God did not make this person as I would have made him. He did not give him to me as a brother for me to dominate and control, but in order that I might find above him the Creator. Now the other person, in the freedom with which he was created, becomes the occasion of joy, whereas before he was only a nuisance and an affliction. God does not will that I should fashion the other person according to the image that seems good to me, that is, in my own image; rather in his very freedom from me God made this person in His image. I can never know beforehand how God's image should appear in others. That image always manifests a completely new and unique form that comes solely from God's free and sovereign creation. To me the sight may seem strange, even ungodly. But God creates every man in the likeness of His Son, the Crucified. After all, even that image certainly looked strange and ungodly to me before I grasped it.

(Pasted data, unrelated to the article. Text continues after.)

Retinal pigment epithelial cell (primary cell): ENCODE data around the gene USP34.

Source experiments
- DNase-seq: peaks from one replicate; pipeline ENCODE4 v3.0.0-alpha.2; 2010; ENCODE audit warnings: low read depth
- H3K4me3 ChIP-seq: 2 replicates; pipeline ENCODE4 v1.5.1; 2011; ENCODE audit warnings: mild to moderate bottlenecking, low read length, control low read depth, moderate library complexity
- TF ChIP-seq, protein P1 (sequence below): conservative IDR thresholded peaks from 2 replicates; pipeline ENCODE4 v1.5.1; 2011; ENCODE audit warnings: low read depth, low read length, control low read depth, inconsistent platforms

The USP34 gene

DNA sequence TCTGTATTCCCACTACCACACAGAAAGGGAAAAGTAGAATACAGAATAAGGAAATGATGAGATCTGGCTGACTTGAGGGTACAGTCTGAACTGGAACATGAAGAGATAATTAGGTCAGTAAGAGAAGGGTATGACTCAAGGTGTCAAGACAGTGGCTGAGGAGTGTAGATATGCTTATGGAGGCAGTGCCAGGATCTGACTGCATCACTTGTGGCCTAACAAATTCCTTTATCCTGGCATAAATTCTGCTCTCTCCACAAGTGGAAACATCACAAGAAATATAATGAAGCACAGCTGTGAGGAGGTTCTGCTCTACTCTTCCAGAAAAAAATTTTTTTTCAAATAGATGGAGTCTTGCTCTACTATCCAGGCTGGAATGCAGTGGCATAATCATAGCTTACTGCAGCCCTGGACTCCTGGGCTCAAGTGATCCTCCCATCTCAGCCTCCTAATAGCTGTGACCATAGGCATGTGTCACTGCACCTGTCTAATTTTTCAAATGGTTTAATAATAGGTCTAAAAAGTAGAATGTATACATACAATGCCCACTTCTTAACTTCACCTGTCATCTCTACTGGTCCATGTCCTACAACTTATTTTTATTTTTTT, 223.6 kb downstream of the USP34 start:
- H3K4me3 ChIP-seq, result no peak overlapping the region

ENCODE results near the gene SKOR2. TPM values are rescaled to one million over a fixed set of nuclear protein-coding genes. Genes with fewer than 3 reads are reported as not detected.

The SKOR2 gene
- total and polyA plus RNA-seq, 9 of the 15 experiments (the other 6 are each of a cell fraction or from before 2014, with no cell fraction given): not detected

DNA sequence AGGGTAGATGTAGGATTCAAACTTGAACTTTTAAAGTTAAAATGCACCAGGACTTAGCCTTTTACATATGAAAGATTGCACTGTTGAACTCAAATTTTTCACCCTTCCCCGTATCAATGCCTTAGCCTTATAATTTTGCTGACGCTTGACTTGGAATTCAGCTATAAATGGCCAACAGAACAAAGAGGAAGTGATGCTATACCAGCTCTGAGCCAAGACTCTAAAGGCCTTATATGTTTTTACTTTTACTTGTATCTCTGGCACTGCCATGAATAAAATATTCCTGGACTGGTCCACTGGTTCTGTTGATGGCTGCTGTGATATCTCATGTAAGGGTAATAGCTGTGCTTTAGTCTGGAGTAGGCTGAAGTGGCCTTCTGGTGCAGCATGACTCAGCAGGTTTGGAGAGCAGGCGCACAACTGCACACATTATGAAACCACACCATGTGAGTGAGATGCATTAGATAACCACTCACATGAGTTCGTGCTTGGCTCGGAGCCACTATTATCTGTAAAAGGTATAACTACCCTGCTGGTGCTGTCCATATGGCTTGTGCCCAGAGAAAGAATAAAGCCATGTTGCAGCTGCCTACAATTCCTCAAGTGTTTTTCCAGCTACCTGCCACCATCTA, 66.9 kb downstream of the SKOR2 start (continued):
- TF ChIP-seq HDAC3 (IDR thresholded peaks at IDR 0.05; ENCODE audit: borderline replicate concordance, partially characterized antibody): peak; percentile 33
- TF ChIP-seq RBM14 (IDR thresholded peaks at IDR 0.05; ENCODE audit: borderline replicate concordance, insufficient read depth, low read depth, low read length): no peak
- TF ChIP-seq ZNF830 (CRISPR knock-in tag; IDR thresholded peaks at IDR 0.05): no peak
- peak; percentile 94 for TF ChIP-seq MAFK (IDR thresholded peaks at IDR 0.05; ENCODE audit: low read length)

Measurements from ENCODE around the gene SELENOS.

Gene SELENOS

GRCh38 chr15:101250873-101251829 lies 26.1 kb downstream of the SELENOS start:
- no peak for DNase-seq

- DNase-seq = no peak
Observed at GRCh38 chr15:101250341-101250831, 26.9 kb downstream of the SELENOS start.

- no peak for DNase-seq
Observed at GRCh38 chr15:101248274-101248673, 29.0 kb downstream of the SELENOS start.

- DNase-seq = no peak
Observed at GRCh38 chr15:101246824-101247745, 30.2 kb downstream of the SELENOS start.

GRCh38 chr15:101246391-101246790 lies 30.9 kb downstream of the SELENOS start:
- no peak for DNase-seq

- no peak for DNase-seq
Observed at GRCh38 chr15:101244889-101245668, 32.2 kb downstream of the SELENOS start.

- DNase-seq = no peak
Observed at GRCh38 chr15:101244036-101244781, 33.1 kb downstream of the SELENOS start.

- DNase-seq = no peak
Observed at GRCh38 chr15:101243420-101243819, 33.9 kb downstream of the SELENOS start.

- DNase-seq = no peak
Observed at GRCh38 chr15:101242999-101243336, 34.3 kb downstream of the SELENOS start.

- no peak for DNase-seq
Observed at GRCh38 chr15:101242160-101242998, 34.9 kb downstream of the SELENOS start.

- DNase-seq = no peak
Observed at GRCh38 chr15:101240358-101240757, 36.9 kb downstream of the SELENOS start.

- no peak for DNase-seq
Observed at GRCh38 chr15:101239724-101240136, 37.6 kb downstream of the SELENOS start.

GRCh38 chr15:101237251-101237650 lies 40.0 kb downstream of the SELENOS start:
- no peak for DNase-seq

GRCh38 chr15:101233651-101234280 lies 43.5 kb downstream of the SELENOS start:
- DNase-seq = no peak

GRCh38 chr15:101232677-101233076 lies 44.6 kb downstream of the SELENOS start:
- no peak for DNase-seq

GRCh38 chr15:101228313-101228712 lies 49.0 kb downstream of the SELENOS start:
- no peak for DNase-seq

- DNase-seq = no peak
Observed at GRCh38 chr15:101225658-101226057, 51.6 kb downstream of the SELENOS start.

He who the sword of heaven will bear. Should be as holy as severe; Pattern in himself to know, Grace to stand, and virtue go; More nor less to others paying. Than by self-offences weighing. Shame to him whose cruel striking. Kills for faults of his own liking! Twice treble shame on Angelo, To weed my vice and let his grow! O, what may man within him hide, Though angel on the outward side! How may likeness made in crimes, Making practise on the times, To draw with idle spiders' strings. Most ponderous and substantial things! Craft against vice I must apply: With Angelo to-night shall lie. His old betrothed but despised; So disguise shall, by the disguised, Pay with falsehood false exacting, And perform an old contracting.